There is something about snow that shoves me precariously close to the edge of sanity—that drop-off where relatively lucid and balanced missionaries turn into raving lunatics whose vocabulary and general countenance are anything but honorable.  I’m not sure where the pathological aversion comes from.  It’s not like I was once stranded in a blizzard in a bikini with nothing but a People magazine to keep me warm.  And it’s not like I spent my childhood trying to outrun psychopathic snowmen wielding butcher knives and bowls of steaming Brussel sprouts (though that would explain my lingering distaste for running).  It’s just that I don’t like snow.

And by “don’t like,” I mean detest, abhor, despise, execrate and loathe.  I particularly like “execrate” because it sounds like “excrement,” and I’d just as soon be neck deep in doo-doo as neck deep in the icky white stuff.  What’s ironic is that my family used to actually go LOOKING for snow.  We’d pack up our VW van every Christmas vacation and head to Switzerland, and while my parents and brother asked for snow in their bedtime prayers, I, the off-her-rocker element of the Phoenix family, begged God for vast bare mountains covered in the dull brown-grey of winter deadness.

It appears the rest of my family had a better prayer life than I, as every Christmas vacation was an endless and exhausting succession of sledding and trekking and trying to avoid incoming snowballs.  Don’t get me started on sledding—a ridiculous sport that requires 20 minutes of rigorous exertion dragging a sled to the top of a hill through knee-deep, crusty snow only to spend 20 seconds hurtling back down the hill, trying to stay astride the bucking wooden rocket, and hoping to thread it through the tiny space midway down the slope created by barbed wire on one side and a deserted cattle shelter on the other.  Sledding on Swiss cow-pastures is akin to being a stunt-double for Kiefer Sutherland in an episode of “24”—the Helvetian adventure—without the big bucks and the deluxe trailer with a fully stocked mini-bar.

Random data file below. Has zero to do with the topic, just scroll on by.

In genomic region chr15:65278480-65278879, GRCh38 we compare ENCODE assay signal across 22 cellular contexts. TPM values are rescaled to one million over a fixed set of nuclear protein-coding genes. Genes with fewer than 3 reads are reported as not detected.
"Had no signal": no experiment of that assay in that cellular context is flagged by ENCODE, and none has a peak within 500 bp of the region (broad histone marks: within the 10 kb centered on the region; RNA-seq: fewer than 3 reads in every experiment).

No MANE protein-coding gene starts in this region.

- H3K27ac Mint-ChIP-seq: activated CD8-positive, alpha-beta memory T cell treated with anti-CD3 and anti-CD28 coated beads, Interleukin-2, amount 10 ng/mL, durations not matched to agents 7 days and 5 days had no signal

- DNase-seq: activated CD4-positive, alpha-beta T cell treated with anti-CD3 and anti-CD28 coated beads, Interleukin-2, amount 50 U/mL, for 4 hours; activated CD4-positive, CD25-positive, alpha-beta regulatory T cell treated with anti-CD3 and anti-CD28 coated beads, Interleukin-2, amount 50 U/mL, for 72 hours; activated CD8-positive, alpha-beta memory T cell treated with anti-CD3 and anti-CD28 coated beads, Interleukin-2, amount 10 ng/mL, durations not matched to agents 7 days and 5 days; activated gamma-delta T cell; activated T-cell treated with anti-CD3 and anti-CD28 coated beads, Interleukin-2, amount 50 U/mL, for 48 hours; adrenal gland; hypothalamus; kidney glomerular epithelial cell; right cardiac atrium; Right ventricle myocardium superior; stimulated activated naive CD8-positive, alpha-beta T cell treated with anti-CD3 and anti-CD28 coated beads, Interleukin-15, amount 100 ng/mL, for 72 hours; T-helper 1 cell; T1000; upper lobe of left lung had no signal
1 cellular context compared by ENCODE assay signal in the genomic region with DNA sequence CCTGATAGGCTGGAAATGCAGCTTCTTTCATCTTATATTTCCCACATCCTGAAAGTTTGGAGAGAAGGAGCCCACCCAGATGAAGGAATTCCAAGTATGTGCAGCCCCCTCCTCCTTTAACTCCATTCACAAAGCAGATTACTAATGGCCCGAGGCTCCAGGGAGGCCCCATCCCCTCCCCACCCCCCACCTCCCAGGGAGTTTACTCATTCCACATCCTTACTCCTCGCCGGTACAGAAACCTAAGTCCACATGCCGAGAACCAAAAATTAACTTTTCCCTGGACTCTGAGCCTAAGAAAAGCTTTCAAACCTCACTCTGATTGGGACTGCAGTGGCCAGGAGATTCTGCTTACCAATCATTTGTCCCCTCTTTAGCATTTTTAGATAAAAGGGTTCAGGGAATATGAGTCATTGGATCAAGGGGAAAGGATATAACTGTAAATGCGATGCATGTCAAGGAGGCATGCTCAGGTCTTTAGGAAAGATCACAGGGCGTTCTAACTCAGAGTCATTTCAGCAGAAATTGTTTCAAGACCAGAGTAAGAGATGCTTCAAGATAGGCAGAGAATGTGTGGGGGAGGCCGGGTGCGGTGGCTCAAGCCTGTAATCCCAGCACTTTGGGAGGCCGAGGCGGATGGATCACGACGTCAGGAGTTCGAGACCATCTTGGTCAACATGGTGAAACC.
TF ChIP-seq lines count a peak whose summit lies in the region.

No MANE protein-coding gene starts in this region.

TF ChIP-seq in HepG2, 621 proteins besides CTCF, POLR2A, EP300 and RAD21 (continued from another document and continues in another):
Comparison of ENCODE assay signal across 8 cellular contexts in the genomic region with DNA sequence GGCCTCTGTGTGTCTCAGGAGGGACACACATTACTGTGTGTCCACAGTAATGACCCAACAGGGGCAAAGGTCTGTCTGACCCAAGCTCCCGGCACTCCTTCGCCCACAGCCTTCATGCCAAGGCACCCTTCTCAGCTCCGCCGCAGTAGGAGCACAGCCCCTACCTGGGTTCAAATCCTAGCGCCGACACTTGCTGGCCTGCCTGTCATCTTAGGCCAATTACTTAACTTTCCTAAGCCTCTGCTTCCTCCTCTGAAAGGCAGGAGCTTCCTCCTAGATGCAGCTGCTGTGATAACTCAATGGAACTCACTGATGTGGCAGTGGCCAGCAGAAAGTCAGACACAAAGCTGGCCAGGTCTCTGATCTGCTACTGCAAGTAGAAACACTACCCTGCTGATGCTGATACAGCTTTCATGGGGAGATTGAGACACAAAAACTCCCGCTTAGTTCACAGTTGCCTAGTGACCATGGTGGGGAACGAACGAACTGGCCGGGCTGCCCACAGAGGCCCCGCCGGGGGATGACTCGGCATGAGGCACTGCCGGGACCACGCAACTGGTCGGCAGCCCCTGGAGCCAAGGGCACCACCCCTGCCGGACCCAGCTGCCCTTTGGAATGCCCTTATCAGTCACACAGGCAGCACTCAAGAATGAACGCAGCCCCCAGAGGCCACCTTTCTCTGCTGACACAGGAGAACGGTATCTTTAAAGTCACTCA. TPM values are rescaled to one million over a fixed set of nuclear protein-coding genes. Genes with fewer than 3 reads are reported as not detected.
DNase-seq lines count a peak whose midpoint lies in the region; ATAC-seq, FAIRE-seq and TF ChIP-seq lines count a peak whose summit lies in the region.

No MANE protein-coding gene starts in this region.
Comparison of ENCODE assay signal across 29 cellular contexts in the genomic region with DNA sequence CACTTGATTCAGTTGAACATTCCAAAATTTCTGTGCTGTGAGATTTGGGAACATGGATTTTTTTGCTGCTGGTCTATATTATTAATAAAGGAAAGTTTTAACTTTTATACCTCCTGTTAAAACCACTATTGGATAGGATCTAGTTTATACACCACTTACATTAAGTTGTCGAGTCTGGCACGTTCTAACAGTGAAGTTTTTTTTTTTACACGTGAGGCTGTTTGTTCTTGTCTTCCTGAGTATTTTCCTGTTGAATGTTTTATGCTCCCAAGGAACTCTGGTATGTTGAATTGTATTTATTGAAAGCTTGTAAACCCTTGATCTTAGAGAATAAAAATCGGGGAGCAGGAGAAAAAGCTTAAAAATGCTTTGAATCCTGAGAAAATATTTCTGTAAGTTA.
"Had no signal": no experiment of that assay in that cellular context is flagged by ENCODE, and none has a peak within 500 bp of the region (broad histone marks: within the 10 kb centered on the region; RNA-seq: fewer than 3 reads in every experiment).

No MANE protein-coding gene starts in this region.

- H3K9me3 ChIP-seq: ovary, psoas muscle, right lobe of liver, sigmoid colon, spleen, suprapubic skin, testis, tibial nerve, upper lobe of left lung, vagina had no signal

So you can imagine my dismay when I heard my answering machine pick up this morning and a disembodied voice informed me that today was a snow day.  I immediately pictured the horrendous blizzard I survived last year and shuddered under my blankets–mostly because I’d spent the blizzard stranded on my Riedlingen hill with nothing but lettuce and pretzels to eat.  And eating is a big deal to me.  I dislike hunger almost as much as the white stuff.  Snow is of the devil.  It is icky and cold and wet and slows me down when I drive.  It also forces me to shovel my steps and scrape my windshield, both of which are activities I believe only MEN should be forced to perform (along with taking out the garbage and cleaning up dog’s vomit).    You should see me on days when I have to shovel snow, scrape windshields AND take out the trash—or maybe you shouldn’t.  Unless you liked movies like “The Ring” and “Rosemary’s Baby.”  Then you could probably watch, but I’d charge you an admittance fee and you’d have to bring your own popcorn. 

As I lay in bed this morning trying not to imagine man-sized snow drifts accumulating outside my shutters, I counted slowly to ten.  I figured I should take a moment to savor being a benevolent woman, as I knew I’d be ending the day as a snow-induced belligerent tyrant.  I then stumbled to the bathroom to brush my teeth in the dark—which further delayed launching into profuse (and unladylike) cussing at the very bad joke the weather had dumped on me overnight.  Then I wandered into the living room and glared at the couch, then at the coffee table, then at the light switch, then at the TV…  I glared, in other words.  I’ve discovered that glaring at inanimate objects is a preferable exercise to glaring at living beings, as Taelyr would attest.  I gave Collin my patented “Aunt Michele Grab-and-Glare” look last week, and Taelyr still crawls under his desk to safety every time I call someone to order!